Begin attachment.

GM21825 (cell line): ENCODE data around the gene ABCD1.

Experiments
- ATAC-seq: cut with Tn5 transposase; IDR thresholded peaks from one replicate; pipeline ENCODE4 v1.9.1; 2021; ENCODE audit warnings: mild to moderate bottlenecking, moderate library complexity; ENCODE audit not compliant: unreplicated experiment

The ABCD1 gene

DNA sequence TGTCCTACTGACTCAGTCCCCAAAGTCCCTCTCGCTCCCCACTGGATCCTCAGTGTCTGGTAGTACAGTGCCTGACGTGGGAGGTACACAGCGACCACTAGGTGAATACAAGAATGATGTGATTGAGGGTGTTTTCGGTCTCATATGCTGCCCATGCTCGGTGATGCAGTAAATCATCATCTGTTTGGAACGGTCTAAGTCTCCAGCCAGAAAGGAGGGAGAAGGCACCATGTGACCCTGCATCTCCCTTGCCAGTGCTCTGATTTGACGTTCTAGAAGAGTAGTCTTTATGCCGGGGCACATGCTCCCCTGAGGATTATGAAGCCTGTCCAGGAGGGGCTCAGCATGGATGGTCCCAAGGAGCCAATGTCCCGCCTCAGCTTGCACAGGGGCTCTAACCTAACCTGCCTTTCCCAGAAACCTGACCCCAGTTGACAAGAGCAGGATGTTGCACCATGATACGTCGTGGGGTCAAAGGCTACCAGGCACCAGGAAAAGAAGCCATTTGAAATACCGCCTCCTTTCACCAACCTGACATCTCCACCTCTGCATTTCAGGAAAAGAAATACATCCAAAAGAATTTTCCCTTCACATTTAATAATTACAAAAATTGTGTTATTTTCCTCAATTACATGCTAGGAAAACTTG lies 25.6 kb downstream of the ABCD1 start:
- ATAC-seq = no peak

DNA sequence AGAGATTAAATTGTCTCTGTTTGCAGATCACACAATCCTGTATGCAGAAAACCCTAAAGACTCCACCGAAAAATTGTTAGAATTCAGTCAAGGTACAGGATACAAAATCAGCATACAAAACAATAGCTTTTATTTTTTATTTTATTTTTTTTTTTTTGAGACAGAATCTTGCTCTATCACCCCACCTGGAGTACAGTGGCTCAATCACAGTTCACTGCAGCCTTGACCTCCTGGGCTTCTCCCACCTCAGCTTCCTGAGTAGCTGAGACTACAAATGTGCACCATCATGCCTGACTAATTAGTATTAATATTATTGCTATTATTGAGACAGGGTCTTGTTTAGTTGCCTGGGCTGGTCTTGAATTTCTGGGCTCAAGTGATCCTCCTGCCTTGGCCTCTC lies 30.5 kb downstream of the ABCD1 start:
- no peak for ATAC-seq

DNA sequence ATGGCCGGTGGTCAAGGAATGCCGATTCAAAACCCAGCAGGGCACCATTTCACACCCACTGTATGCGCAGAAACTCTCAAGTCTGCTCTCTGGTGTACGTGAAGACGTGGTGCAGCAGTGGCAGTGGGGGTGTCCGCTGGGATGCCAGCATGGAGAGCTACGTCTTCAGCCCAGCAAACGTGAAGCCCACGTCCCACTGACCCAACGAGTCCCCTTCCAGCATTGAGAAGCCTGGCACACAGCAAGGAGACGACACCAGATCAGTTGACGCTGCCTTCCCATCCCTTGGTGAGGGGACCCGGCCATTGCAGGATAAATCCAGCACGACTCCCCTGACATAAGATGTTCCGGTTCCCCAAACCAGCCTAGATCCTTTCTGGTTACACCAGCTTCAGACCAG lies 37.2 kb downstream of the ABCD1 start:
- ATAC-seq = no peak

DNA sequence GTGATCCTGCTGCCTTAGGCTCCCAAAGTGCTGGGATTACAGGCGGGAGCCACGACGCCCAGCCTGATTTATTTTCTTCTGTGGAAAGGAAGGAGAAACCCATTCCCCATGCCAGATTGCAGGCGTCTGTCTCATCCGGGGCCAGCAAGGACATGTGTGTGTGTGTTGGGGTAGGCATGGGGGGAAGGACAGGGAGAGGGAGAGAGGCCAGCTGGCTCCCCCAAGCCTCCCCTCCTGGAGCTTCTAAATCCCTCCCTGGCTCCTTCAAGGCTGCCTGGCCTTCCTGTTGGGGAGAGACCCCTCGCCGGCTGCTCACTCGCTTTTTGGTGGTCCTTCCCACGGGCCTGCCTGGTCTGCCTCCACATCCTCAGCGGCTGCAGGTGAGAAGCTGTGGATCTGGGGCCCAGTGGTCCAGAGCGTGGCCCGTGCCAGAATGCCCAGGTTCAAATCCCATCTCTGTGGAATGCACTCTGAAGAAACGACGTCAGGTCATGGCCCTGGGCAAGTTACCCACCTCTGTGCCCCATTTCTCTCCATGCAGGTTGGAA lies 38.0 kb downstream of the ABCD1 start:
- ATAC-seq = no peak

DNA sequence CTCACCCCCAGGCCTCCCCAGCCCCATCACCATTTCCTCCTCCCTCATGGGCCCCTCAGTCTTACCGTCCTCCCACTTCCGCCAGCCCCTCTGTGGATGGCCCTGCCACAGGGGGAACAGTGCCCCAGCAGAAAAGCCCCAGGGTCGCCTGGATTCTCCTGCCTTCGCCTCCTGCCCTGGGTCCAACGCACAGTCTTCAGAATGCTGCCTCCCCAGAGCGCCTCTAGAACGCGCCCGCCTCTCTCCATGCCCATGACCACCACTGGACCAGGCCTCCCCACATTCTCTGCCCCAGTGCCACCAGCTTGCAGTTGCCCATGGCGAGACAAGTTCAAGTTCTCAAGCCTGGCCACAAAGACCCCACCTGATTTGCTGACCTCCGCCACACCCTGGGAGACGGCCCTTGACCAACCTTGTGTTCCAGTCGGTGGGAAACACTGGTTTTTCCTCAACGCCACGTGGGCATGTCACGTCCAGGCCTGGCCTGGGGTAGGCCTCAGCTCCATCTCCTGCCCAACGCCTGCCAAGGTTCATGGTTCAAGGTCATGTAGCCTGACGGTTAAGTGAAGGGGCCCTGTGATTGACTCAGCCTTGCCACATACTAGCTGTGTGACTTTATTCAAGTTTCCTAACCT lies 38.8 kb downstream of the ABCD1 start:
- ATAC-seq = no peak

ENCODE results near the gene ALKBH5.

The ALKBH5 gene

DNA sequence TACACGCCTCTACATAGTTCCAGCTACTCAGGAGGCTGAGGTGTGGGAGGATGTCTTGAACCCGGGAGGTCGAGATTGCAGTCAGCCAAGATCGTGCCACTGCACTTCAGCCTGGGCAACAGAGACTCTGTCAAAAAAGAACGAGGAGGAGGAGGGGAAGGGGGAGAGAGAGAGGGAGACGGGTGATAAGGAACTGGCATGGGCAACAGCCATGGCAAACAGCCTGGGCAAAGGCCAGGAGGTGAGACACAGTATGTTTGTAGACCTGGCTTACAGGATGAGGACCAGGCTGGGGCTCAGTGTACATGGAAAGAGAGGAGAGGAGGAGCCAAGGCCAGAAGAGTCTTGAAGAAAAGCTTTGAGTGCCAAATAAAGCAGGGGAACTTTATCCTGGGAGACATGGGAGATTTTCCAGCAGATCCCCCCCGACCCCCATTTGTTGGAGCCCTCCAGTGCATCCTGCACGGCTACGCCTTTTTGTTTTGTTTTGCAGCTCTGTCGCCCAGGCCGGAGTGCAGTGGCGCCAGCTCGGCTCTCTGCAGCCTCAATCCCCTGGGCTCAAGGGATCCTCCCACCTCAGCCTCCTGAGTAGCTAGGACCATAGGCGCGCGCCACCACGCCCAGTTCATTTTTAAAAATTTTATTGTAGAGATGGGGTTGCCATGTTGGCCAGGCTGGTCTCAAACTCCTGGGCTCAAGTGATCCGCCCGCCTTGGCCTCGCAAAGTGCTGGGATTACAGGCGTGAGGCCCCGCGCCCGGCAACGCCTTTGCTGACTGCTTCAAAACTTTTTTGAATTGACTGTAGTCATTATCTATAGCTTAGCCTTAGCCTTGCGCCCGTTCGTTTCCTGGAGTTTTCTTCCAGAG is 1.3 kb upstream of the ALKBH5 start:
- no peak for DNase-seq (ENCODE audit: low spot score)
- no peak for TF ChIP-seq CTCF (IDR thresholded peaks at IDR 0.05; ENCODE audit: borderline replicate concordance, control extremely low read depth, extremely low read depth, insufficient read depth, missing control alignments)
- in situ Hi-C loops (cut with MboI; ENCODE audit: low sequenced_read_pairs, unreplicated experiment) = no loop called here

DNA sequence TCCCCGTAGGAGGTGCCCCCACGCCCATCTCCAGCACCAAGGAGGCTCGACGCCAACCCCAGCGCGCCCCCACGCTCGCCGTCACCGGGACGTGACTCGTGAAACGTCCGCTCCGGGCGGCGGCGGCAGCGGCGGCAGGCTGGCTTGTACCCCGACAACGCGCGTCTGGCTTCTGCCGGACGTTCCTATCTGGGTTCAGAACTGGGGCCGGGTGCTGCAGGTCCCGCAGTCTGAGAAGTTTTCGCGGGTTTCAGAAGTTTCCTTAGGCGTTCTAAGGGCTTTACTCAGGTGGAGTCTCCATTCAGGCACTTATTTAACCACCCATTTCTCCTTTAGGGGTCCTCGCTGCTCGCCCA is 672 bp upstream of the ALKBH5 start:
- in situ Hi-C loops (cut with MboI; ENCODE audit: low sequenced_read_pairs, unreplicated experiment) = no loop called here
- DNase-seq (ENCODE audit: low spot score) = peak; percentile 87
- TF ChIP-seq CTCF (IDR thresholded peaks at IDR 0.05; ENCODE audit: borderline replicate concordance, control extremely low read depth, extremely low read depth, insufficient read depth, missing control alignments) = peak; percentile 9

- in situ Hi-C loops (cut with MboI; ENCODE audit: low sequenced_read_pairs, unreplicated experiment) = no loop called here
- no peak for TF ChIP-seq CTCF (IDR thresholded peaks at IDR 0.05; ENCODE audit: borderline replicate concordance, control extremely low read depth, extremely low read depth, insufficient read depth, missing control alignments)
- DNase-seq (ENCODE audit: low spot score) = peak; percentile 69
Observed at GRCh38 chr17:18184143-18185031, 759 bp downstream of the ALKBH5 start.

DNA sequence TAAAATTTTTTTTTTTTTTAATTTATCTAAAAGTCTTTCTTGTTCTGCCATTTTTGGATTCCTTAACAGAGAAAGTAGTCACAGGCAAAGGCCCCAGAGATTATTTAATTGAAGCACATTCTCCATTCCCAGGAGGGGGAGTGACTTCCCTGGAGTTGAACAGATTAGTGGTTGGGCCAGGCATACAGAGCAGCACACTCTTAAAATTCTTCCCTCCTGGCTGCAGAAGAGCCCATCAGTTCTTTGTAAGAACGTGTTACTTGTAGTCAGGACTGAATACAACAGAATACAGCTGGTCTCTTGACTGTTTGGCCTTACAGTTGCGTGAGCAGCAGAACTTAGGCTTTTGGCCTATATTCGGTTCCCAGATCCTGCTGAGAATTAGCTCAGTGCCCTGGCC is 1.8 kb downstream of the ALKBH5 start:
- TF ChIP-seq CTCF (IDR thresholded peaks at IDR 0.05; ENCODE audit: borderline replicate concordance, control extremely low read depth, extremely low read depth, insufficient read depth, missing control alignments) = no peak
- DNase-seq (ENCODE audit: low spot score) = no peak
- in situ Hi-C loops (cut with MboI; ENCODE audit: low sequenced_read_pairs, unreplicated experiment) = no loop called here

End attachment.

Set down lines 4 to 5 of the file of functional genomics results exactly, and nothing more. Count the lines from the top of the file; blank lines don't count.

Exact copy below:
The ABCD1 gene

DNA sequence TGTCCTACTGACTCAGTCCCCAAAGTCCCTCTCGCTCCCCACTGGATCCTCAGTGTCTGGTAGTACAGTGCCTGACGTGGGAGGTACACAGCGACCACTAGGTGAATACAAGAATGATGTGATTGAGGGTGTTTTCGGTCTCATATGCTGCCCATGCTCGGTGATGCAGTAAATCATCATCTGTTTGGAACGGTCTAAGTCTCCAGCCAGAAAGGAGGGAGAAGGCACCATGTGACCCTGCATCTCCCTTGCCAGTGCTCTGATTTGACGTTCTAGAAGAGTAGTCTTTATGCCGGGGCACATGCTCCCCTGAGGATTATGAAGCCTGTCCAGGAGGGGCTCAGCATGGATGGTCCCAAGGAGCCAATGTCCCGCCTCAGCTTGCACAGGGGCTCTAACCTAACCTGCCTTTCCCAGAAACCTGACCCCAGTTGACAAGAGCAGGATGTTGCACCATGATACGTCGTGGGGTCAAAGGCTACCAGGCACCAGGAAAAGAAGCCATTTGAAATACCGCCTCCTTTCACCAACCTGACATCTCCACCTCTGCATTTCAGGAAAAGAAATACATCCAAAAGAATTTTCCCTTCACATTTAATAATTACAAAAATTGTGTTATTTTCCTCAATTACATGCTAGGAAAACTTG lies 25.6 kb downstream of the ABCD1 start: